Modern Day Slavery Film Forum by EmancipAsia
February 05, 2013
Modern day slavery film forum
presented by EmancipAsia Ltd
The Arts House, 1 Old Parliament Lane, Singapore
Event is free of charge
EmancipAsia’s mission is to raise awareness about human trafficking /modern day slave trade, a global, heinous crime against humanity, generating an annual profit of US$32 bln.
Join men and women who have risked their lives to give voice to the voiceless victims of modern day slavery, for together, we can help amplify their voices. These stunning works reveal the global shadow world of traffickers, unscrupulous employers, pimps and brothel owners, loan sharks, brokers and corrupt police who prey on the vulnerable. They show people who betray and sell their own family members or friends into bondage. Through these powerful films, please join us in learning more about the complex nuances and multi-faceted challenges of modern day slave trade.
The Day My God Died (60 mins)
Directed by Andrew Levine
7th Feb 2013, 7.30pm
Synopsis: The Day My God Died is a feature-length documentary that presents the stories of young girls whose lives have been shattered by the child sex trade. They describe the day they were abducted from their village and sold into sexual servitude as “The Day My God Died”. Filmed in Nepal and India this documentary provides actual footage from inside the brothels of Bombay, a world seldom seen by outsiders known as "The Cages," captured with spy camera technology. The documentary also features Anuradha Koirala, 62, CNN Hero of the year, for her fight against the trafficking of Nepali women and children since 1993, who remind us that, "these are our daughters."
Not My Life (83 mins)
Directed by Robert Bilheimer
7th Feb 2013, 9.00pm
Synopsis: Not My Life depicts the horrifying and dangerous practices of human trafficking and modern slavery on a global scale. Filmed on 5 continents over a period of 4 years, combining testimony from survivors, opinion and analysis from their advocates with vivid depictions of the exploitation, Not My Life is a powerful indictment of the global trade in human beings and the abuse of vulnerable people. Human trafficking takes many forms, but the consequences are always devastating for the victims. By shining a light on these dark corners of the world, Bilheimer’s message is clear: “We all have a responsibility to these people and the first step is awareness. Watching Not My Life is an important first step.”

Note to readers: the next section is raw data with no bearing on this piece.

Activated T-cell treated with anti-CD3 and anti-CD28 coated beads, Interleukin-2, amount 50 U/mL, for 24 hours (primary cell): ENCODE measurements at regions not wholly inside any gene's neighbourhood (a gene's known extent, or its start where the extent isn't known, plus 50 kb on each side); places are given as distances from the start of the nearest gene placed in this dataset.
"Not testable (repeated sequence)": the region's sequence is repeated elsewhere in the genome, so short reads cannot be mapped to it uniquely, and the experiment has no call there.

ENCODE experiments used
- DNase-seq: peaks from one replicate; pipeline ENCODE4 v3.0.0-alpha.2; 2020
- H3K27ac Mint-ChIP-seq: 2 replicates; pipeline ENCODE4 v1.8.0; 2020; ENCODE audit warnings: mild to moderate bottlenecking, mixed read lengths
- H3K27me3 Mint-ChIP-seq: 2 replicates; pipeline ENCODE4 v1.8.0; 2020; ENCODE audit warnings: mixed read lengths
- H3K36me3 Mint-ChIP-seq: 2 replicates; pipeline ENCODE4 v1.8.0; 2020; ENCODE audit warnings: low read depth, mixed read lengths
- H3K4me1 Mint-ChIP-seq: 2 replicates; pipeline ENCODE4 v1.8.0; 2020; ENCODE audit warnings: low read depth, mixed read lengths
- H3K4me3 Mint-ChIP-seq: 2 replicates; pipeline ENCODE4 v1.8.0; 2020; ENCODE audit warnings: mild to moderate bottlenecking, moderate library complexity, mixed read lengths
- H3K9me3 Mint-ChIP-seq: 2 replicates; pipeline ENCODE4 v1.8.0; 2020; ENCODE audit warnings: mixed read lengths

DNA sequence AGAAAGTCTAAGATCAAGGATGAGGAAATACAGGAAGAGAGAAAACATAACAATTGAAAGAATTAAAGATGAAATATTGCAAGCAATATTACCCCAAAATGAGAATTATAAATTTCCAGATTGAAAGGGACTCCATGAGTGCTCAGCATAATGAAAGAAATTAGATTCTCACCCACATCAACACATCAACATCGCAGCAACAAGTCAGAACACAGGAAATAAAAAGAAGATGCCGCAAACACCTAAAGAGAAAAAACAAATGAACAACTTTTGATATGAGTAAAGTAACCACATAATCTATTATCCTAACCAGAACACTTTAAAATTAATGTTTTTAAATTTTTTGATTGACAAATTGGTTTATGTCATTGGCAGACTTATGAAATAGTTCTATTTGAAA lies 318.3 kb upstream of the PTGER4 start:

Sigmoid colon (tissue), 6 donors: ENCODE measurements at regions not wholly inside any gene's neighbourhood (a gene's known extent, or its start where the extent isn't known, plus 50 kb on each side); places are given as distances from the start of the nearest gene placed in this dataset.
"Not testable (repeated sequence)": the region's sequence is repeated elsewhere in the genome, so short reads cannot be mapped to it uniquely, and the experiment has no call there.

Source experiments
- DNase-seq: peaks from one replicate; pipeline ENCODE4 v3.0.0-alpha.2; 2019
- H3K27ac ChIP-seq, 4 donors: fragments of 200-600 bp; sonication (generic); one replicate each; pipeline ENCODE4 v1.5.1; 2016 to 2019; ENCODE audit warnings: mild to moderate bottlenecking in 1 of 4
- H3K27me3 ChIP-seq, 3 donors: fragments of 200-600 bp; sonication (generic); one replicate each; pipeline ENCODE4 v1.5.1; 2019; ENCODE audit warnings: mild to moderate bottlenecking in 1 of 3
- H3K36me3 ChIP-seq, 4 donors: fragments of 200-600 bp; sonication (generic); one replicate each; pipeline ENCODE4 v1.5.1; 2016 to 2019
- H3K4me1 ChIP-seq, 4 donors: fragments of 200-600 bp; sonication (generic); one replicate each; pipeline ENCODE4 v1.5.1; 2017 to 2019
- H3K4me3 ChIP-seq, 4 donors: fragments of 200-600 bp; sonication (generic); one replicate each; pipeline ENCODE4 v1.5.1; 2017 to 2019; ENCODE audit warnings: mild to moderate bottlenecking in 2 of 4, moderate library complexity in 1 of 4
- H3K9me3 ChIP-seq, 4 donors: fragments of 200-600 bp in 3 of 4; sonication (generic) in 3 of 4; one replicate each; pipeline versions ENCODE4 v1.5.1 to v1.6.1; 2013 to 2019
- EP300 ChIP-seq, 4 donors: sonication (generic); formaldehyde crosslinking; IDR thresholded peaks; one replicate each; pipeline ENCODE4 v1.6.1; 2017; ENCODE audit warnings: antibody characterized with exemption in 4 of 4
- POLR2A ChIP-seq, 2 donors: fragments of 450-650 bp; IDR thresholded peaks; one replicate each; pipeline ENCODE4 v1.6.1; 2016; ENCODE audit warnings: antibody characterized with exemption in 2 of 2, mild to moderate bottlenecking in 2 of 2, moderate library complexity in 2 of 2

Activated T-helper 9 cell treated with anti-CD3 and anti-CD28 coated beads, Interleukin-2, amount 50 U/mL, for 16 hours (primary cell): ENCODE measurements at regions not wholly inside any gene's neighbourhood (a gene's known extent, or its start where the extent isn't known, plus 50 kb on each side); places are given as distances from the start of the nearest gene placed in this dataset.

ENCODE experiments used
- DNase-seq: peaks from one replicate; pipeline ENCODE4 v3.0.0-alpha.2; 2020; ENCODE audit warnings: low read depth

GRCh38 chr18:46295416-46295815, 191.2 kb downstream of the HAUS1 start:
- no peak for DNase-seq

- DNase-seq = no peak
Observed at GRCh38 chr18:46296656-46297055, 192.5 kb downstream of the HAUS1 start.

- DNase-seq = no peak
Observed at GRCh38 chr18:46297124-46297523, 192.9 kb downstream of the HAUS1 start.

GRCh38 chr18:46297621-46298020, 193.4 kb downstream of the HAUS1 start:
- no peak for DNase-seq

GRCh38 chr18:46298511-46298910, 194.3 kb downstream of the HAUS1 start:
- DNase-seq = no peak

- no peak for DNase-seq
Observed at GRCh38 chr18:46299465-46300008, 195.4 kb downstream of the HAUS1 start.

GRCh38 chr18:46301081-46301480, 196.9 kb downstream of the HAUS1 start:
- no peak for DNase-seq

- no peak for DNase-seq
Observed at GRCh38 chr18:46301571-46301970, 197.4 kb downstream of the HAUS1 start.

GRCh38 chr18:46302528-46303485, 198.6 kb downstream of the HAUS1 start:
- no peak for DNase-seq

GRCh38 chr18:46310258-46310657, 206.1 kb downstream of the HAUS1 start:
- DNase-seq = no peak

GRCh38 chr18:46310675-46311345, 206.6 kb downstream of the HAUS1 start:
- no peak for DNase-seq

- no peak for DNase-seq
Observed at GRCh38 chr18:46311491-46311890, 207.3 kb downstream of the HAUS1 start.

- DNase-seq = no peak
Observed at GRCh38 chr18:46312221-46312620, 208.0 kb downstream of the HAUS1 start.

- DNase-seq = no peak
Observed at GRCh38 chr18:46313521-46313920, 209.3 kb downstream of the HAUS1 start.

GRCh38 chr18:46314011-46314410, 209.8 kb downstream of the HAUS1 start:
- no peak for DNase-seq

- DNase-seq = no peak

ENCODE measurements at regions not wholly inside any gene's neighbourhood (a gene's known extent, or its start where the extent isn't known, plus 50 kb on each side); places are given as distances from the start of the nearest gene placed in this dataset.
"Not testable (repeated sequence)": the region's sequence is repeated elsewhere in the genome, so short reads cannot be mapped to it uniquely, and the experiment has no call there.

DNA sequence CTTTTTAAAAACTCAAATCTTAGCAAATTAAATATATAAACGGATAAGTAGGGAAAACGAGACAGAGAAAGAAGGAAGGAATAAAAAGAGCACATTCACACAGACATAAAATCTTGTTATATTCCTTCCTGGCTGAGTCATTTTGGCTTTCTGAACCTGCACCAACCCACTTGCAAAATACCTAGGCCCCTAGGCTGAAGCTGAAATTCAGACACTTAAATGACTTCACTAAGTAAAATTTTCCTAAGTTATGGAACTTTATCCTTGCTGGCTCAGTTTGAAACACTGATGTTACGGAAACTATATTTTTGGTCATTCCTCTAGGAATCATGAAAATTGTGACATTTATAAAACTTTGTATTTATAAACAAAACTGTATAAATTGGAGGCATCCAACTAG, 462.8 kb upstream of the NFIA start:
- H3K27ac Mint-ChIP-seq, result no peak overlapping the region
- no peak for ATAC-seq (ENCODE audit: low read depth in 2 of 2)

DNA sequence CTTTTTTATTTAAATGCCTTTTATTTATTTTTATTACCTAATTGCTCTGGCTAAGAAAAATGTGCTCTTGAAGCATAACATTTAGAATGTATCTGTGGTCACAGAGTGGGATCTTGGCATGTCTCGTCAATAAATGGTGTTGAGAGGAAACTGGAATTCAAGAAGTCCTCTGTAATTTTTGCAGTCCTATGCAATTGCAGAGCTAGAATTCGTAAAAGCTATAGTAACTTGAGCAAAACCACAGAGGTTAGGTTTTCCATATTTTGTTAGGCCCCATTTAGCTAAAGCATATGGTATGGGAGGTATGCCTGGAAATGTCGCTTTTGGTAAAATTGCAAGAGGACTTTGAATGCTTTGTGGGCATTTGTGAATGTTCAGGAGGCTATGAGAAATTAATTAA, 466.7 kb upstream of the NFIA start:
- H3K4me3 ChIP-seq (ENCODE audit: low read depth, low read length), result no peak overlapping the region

The Price of Sex (73 mins)
Produced by Mimi Chakarova
8th Feb 2013, 7.30pm
Synopsis: The Price of Sexis a feature-length documentary about young Eastern European women who’ve been drawn into a world of sex trafficking and abuse. Intimate, harrowing and revealing, it is a story told by the young women who were supposed to be silenced by shame, fear and violence. Photojournalist Mimi Chakarova, who grew up in Bulgaria, takes us on a personal investigative journey, exposing the shadowy world of sex trafficking from Eastern Europe to the Middle East and Western Europe. Filming undercover and gaining extraordinary access, Chakarova illuminates how even though some women escape to tell their stories, sex trafficking thrives. Winner of two awards in 2011.
Fatal promises (60min)
Directed by Katharine Rohrer
8th Feb 2013, 9.00pm
Synopsis: Through personal stories of victims and interviews with politicians, NGO representatives and activists, Fatal Promises provides a comprehensive look at the realities of human trafficking versus the rhetoric of politicians and pundits who claim to be making significant strides in combating this horrific crime against humanity. Ukraine, the second largest country in Europe, is a prime example of a nation struggling to establish a stable economy, a functioning legal system and to control criminal enterprises of which Human Trafficking is the largest. Over the years, hundreds of thousands of women, children and men have been trafficked from Ukraine to the United States, Western Europe and the Balkans since the fall of the Soviet Union.
For more information, visit http://www.emancipasia.org/films/